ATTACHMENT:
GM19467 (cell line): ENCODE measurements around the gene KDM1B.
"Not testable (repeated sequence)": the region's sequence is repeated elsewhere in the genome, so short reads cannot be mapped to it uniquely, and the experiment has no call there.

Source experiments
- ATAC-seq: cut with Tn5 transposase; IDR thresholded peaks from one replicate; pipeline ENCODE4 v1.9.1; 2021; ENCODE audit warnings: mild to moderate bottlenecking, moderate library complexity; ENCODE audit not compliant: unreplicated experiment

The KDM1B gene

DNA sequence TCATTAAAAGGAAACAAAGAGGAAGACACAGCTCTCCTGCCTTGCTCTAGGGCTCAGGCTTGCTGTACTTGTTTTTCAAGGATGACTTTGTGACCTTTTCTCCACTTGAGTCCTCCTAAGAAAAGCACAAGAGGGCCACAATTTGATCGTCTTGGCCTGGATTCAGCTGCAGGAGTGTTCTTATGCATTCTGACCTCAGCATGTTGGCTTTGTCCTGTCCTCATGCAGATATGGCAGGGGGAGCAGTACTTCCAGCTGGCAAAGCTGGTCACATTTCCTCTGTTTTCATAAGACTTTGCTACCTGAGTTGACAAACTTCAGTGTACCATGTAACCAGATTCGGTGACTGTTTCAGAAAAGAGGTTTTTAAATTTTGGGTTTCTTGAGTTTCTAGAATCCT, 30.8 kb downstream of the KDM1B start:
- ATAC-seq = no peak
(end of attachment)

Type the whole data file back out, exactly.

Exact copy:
GM19467 (cell line): ENCODE measurements around the gene KDM1B.
"Not testable (repeated sequence)": the region's sequence is repeated elsewhere in the genome, so short reads cannot be mapped to it uniquely, and the experiment has no call there.

Source experiments
- ATAC-seq: cut with Tn5 transposase; IDR thresholded peaks from one replicate; pipeline ENCODE4 v1.9.1; 2021; ENCODE audit warnings: mild to moderate bottlenecking, moderate library complexity; ENCODE audit not compliant: unreplicated experiment

The KDM1B gene

DNA sequence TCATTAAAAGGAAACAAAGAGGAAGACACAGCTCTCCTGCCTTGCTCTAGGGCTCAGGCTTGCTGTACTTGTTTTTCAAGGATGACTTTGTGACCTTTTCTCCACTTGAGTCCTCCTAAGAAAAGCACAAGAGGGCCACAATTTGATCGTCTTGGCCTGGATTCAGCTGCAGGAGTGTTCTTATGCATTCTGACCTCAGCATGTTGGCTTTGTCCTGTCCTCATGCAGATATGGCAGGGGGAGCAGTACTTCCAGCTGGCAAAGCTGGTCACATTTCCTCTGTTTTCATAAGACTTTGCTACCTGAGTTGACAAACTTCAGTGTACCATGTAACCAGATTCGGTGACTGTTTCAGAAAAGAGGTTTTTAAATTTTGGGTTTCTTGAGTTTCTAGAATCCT, 30.8 kb downstream of the KDM1B start:
- ATAC-seq = no peak